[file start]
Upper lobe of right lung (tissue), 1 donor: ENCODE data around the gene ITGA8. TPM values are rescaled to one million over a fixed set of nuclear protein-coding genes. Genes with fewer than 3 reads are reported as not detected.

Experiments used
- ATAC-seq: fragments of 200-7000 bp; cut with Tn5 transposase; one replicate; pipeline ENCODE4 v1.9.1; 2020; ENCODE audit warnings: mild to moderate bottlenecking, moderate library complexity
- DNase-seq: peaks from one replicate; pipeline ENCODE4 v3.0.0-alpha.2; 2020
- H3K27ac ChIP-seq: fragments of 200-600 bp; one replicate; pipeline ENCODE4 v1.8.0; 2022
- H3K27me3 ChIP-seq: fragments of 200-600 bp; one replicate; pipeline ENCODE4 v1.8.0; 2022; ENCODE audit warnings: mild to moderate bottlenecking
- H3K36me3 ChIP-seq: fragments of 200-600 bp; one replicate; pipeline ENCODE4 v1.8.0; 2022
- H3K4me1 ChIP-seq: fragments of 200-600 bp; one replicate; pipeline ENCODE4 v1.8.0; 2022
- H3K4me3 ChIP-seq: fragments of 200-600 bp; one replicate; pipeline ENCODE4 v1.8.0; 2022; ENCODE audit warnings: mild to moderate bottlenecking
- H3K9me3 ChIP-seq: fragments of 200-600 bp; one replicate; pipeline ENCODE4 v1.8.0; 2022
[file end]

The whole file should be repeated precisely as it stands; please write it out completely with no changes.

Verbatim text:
Upper lobe of right lung (tissue), 1 donor: ENCODE data around the gene ITGA8. TPM values are rescaled to one million over a fixed set of nuclear protein-coding genes. Genes with fewer than 3 reads are reported as not detected.

Experiments used
- ATAC-seq: fragments of 200-7000 bp; cut with Tn5 transposase; one replicate; pipeline ENCODE4 v1.9.1; 2020; ENCODE audit warnings: mild to moderate bottlenecking, moderate library complexity
- DNase-seq: peaks from one replicate; pipeline ENCODE4 v3.0.0-alpha.2; 2020
- H3K27ac ChIP-seq: fragments of 200-600 bp; one replicate; pipeline ENCODE4 v1.8.0; 2022
- H3K27me3 ChIP-seq: fragments of 200-600 bp; one replicate; pipeline ENCODE4 v1.8.0; 2022; ENCODE audit warnings: mild to moderate bottlenecking
- H3K36me3 ChIP-seq: fragments of 200-600 bp; one replicate; pipeline ENCODE4 v1.8.0; 2022
- H3K4me1 ChIP-seq: fragments of 200-600 bp; one replicate; pipeline ENCODE4 v1.8.0; 2022
- H3K4me3 ChIP-seq: fragments of 200-600 bp; one replicate; pipeline ENCODE4 v1.8.0; 2022; ENCODE audit warnings: mild to moderate bottlenecking
- H3K9me3 ChIP-seq: fragments of 200-600 bp; one replicate; pipeline ENCODE4 v1.8.0; 2022